6.1 DNS Fundamentals

DNS is a hierarchical name resolution system. It is also the largest public directory service deployed. Virtually every company uses DNS for name resolution services, including hostname to IP address, IP address to hostname, and hostname to alternate hostname (aliases). DNS is a well-documented standard that has been around since the early days of the Internet. The RFCs in the following list cover some of the basics of DNS:

  • RFC 1034, "Domain Names - Concepts and Facilities"

  • RFC 1035, "Domain Names - Implementation and Specification"

  • RFC 1912, "Common DNS Operational and Configuration Errors"

  • RFC 1995, "Incremental Zone Transfer in DNS"

  • RFC 1996, "A Mechanism for Prompt Notification of Zone Changes (DNS NOTIFY)"

  • RFC 2181, "Clarifications to the DNS Specification"

There are three important DNS concepts that every Active Directory administrator must understand. Zones are delegated portions of the DNS namespace, resource records contain name resolution information, and dynamic DNS allows clients to add and delete resource records dynamically.

6.1.1 Zones

A zone is a collection of hierarchical domain names, the root of which has been delegated to one or more name servers. For example, let's say that the mycorp.com DNS namespace was delegated to ns1.mycorp.com. All domain names contained under mycorp.com that ns1.mycorp.com was authoritative for would be considered part of the mycorp.com zone. A subset of the mycorp.com zone could be delegated to another server, for example, subdomain1.mycorp.com, could be delegated to ns2.mycorp.com. At that point, subdomain1.mycorp.com becomes its own zone for which ns2.mycorp.com is authoritative.

The terms zone and domain are often confused in DNS parlance. A domain or domain name can actually be any type of name contained within a zone. The term zone has significance in relation to a portion of the namespace that has been delegated. A subdomain on one server may be a zone on another. The difference is determined by identifying the root of the contiguous namespace that was delegated.

6.1.2 Resource Records

A resource record is the unit of information in DNS. A zone is essentially a collection of resource records. There are various resource record types that define different types of name lookups. Table 6-1 lists some of the more common resource record types.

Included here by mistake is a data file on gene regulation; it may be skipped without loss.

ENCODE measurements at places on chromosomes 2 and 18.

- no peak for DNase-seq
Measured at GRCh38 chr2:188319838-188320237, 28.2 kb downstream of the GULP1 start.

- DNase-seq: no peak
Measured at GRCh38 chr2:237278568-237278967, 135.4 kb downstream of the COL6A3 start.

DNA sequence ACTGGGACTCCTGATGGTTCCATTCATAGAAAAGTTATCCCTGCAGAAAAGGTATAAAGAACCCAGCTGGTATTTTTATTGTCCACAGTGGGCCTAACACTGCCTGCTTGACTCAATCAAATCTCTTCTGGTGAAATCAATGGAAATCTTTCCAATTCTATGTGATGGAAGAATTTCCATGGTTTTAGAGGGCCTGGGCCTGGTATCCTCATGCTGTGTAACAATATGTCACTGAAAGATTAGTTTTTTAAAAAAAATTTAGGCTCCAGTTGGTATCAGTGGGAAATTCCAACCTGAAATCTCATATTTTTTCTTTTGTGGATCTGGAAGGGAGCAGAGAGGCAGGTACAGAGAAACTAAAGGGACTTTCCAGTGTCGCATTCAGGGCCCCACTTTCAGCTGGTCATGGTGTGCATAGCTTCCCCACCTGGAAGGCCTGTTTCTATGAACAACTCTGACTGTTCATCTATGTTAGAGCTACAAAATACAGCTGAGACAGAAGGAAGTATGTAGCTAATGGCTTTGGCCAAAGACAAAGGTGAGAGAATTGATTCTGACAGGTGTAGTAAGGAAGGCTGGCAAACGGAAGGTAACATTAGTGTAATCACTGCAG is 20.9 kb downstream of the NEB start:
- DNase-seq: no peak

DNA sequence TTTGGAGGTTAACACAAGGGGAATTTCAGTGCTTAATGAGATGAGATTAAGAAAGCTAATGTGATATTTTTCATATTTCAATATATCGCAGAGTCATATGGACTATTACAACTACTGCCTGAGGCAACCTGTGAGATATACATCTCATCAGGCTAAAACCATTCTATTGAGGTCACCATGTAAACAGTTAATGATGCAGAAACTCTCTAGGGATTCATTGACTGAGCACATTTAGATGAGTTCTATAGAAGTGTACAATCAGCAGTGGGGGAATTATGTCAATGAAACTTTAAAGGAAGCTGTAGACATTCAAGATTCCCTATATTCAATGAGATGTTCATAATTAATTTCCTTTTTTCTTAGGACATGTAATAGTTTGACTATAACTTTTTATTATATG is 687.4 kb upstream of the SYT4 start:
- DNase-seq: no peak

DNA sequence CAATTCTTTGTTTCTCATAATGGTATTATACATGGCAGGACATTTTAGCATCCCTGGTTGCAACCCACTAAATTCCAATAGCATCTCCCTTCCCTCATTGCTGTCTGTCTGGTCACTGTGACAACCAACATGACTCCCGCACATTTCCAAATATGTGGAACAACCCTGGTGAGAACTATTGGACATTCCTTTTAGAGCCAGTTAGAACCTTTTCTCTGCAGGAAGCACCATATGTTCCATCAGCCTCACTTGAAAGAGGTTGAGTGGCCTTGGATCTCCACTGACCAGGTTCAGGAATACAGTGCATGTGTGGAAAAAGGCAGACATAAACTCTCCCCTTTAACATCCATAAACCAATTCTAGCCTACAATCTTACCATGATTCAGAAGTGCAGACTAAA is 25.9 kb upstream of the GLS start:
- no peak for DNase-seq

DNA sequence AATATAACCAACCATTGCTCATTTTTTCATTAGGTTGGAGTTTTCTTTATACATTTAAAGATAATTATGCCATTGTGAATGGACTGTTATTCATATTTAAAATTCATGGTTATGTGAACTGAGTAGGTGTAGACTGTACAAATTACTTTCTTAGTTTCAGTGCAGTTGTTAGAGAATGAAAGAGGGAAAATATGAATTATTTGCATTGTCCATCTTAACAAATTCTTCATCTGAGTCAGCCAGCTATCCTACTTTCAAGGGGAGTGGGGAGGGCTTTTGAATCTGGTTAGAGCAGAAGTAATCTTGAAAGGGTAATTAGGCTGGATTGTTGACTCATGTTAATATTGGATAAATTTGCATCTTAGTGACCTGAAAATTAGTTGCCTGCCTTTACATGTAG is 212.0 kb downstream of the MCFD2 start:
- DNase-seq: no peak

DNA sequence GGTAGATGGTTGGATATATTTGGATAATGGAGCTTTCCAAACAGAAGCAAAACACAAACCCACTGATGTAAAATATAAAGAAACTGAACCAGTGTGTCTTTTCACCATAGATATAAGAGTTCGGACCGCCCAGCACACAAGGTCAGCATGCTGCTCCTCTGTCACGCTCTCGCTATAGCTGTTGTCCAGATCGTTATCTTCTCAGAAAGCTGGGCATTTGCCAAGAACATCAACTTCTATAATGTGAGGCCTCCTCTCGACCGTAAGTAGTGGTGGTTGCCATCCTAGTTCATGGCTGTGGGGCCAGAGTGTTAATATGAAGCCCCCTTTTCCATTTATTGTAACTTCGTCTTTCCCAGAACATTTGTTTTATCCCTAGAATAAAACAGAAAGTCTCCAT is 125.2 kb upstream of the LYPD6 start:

Table 6-1. Commonly used resource record types

Record type




Address Record

Maps a hostname to an IP address


Pointer Record

Maps an IP address to a hostname


Alias Record

Maps an alias to a hostname


Mail Exchanger Record

Specifies a mail route for a domain


Name Server Record

Specifies name servers for a given domain


Start of Authority Record

Contains administrative data about a zone, including the primary name server


Service Record

Maps a particular service (e.g., LDAP) to one or more hostnames

One important resource record to note is the SRV record type. SRV records are used extensively by domain controllers and Active Directory clients to locate servers that have a particular service. We will describe how Active Directory uses these records in more detail later in the chapter.

6.1.3 DDNS

Dynamic DNS, defined in RFC 2136, is a method for clients to send requests to a DNS server to add or delete resource records in a zone. Having this capability has greatly increased the supportability of DNS in large environments. Before DDNS, the primary means to update a zone was either by directly editing a text-based zone file or via a vendor supported GUI, such as the Windows DNS MMC snap-in.

RFC 2136 can be found at http://www.ietf.org/rfc/rfc2136.txt.

Active Directory takes full advantage of DDNS to ease the burden of maintaining all of the resource records it requires. Each domain controller can have anywhere from a few dozen to a few hundred associated resource records depending on the size of the Active Directory site topology. And when the site topology changes, the resource records for a particular domain controller can also change. Because of the dynamic nature of the Active Directory resource records, in a large environment it could easily take a person working full time to manually maintain all the records.

Securing Your Dynamic Updates

The RFC that defined Dynamic DNS, RFC 2136, did not provide for a security model to secure updates from clients. As you might expect, this is a very serious limitation to widescale adoption. To address this problem, RFC 2137, "Secure Dynamic Update," was created. Unfortunately RFC 2137 was not very practical in implementation and tended to be overly complex. Later, RFC 2535, "Domain Name System Security Extensions," defined a public key-based method for securing DNS requests, commonly known as DNSSEC. RFC 3007 was then created, which obsoleted RFC 2137 and updated RFC 2535 to provide a more flexible method to secure update requests. Many DNS server products have only recently started to provide support for these RFCs, and only time will tell whether they will become widely adopted. Check out the following for more information on RFC 2535 and 3007:


While Windows Server 2003 provides support for some of the resource record types defined in RFC 2535, such as KEY, SIG and NXT, it does not provide full compliance, such as message signing and verification. The approach Microsoft takes to providing secure dynamic updates is by using ACLs in Active Directory. Zones that are Active Directory Integrated (described later in the chapter) store their DNS data in Active Directory. You can then set ACLs on the DNS-related objects in Active Directory to permit or deny users to update records. By default, authenticated computers in a forest can make new entries in a zone, and only the computer that created an entry is allowed to modify the data associated with that entry.

    Part II: Designing an Active Directory Infrastructure
    Part III: Scripting Active Directory with ADSI, ADO, and WMI